While most of the women were not involved in current military operations in Iraq or Afghanistan, the benefits of CBT should be equally applicable in these women veterans, Dr. Schnurr said.
Figure. Dr. Paula P....Image Tools
“With the high prevalence of PTSD among personnel returning from service in Iraq and Afghanistan, the challenge for large health-care systems, like those of the VA and the Department of Defense, is to find efficient ways to train personnel to promote application of these effective treatments,” Dr. Schnurr added.
In light of the findings, the VA is seeking ways to increase delivery of cognitive therapy services, she told Neurology Today.
HIGH DROPOUT RATE
Neuropsychologist Jack Ginsberg, PhD, a PTSD researcher at the Dorn VA Medical Center in Columbia, SC, commented that while the benefits of CBT for PTSD are well-known, the therapy is often traumatic and is associated with a high attrition rate.
“This is an informative study, but the findings are not that surprising,” he told Neurology Today in a telephone interview. “Its biggest strength is that it was a large and well-controlled study. We hope it will start a discussion of ‘business-as-usual' in PTSD treatment for these patients.”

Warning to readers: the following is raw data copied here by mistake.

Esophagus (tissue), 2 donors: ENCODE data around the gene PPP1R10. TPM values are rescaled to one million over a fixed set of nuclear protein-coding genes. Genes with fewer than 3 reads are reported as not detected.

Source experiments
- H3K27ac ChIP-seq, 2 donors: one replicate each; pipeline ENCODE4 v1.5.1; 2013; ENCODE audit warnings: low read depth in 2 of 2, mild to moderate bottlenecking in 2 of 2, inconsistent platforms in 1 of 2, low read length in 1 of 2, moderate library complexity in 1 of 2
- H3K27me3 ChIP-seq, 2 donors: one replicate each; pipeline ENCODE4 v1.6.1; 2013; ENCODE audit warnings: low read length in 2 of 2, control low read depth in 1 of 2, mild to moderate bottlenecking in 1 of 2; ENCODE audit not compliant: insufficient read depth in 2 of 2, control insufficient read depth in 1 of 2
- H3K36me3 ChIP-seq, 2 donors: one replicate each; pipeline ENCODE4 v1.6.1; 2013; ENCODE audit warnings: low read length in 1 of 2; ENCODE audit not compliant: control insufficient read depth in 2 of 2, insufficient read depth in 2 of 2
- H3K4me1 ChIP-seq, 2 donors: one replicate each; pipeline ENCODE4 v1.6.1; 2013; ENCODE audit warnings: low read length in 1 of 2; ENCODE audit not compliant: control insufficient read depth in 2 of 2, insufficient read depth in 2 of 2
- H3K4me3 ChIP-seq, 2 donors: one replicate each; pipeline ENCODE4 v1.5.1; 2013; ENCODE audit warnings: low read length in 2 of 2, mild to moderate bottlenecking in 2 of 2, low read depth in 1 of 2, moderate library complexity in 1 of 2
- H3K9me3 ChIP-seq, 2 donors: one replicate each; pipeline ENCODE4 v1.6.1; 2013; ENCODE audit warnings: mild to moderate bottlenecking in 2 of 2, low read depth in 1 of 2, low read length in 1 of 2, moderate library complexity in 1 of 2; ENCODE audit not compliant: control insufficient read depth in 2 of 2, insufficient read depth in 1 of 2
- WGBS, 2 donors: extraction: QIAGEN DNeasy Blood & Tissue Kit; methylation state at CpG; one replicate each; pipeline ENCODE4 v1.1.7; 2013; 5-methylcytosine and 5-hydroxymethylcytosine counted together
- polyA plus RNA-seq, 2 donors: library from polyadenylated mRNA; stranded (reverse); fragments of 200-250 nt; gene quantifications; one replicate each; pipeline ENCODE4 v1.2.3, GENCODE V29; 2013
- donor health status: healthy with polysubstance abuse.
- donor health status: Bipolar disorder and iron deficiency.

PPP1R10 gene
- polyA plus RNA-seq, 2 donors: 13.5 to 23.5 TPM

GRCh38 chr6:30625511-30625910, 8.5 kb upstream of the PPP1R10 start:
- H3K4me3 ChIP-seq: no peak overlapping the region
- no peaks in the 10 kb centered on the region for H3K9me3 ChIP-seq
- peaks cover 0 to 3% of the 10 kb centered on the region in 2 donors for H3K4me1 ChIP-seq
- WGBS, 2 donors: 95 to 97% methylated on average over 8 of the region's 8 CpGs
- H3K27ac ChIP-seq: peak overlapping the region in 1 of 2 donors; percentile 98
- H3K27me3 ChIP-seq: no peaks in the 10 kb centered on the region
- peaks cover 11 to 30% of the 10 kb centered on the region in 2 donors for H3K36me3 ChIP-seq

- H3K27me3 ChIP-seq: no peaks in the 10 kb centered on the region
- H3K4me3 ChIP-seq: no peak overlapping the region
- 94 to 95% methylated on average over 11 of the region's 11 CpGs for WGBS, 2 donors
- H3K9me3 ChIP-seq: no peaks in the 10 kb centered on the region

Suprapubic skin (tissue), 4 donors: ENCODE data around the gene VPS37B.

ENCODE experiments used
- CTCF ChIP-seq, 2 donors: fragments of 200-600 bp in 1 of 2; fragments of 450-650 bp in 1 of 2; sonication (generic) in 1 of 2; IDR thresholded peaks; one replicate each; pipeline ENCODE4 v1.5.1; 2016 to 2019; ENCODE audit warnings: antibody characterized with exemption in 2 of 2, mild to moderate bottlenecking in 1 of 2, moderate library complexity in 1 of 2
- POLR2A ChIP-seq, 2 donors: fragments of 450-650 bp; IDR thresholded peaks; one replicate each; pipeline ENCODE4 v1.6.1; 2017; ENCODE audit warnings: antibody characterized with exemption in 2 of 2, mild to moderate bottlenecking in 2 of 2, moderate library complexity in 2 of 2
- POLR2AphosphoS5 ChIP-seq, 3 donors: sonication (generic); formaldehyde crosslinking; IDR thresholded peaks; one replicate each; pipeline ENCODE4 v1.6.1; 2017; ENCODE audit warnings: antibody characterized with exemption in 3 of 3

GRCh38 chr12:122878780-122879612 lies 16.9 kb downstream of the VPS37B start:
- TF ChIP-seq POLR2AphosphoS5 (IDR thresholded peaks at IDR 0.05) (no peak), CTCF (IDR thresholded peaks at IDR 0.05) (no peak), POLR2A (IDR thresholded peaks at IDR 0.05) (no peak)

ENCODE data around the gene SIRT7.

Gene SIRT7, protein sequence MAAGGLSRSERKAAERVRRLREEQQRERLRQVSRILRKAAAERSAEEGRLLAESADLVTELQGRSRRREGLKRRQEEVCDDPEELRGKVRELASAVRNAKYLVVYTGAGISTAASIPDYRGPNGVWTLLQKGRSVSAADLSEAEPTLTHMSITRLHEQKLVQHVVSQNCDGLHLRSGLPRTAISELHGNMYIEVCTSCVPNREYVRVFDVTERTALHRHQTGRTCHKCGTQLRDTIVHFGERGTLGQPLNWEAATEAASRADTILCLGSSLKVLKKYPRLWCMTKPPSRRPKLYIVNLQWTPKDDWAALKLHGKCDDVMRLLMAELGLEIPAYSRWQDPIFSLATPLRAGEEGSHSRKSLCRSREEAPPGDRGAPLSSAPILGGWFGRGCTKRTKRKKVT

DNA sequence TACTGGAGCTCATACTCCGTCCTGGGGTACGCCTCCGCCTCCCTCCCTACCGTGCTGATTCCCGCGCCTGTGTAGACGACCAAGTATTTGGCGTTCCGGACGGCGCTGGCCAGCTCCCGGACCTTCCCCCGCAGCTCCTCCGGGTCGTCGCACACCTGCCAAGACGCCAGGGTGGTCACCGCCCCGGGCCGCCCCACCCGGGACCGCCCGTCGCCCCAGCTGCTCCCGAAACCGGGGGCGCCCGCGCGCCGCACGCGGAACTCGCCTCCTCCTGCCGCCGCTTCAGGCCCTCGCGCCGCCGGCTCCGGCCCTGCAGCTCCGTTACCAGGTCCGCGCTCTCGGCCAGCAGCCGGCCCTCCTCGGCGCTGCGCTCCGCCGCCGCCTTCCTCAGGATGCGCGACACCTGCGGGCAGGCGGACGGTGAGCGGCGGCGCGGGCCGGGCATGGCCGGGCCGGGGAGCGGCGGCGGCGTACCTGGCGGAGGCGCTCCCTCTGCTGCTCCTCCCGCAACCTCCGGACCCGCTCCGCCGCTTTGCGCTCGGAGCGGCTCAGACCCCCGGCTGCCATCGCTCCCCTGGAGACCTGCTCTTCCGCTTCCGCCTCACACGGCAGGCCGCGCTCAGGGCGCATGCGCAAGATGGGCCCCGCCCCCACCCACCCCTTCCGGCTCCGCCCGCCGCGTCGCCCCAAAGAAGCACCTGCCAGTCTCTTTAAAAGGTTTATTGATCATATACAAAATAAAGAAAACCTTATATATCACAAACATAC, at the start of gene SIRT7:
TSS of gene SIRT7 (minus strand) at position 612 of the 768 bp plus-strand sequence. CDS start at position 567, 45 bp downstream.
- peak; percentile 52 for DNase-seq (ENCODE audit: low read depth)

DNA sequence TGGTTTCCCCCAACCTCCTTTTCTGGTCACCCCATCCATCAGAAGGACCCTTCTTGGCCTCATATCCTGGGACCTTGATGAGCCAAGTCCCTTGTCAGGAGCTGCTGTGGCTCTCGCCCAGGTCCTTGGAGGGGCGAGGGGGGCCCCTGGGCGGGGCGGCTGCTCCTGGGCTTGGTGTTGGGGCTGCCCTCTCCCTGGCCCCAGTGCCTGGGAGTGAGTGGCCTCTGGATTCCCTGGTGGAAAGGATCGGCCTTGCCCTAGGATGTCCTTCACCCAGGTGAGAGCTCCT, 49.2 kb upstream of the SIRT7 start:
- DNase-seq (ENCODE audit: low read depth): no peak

However, the high dropout rate with prolonged-exposure CBT remains a problem, noted Dr. Ginsberg, an adjunct research assistant professor of pharmacology, physiology, and neuroscience at the University of South Carolina School of Medicine in Columbia.
“The problem will be keeping these patients coming back for treatment,” he said. “The study creates the impression that there is a deficiency in the VA's handling of the problem, and I don't feel that is the case, but one way the results could be interpreted is that prolonged exposure to CBT can supplement, or be integrated with, the less intense present-centered therapy.”
“The cost of the higher earlier response rate with prolonged exposure therapy is likely to be a higher attrition rate,” Dr. Ginsberg said. “The VA can't be sure which patients will be able to handle it, and the question is: Would you rather help more people recover or help fewer people recover more quickly?”
Dr. Schnurr agreed that exposure therapy can be traumatic and that attrition is a very difficult problem, especially in women. “Our dropout rate was about 30 percent, but it's typically around 20 to 30 percent. We'd like to develop and work on strategies to retain more patients by helping them develop better coping skills for managing treatment.”
LATENT PHYSICAL CONCERNS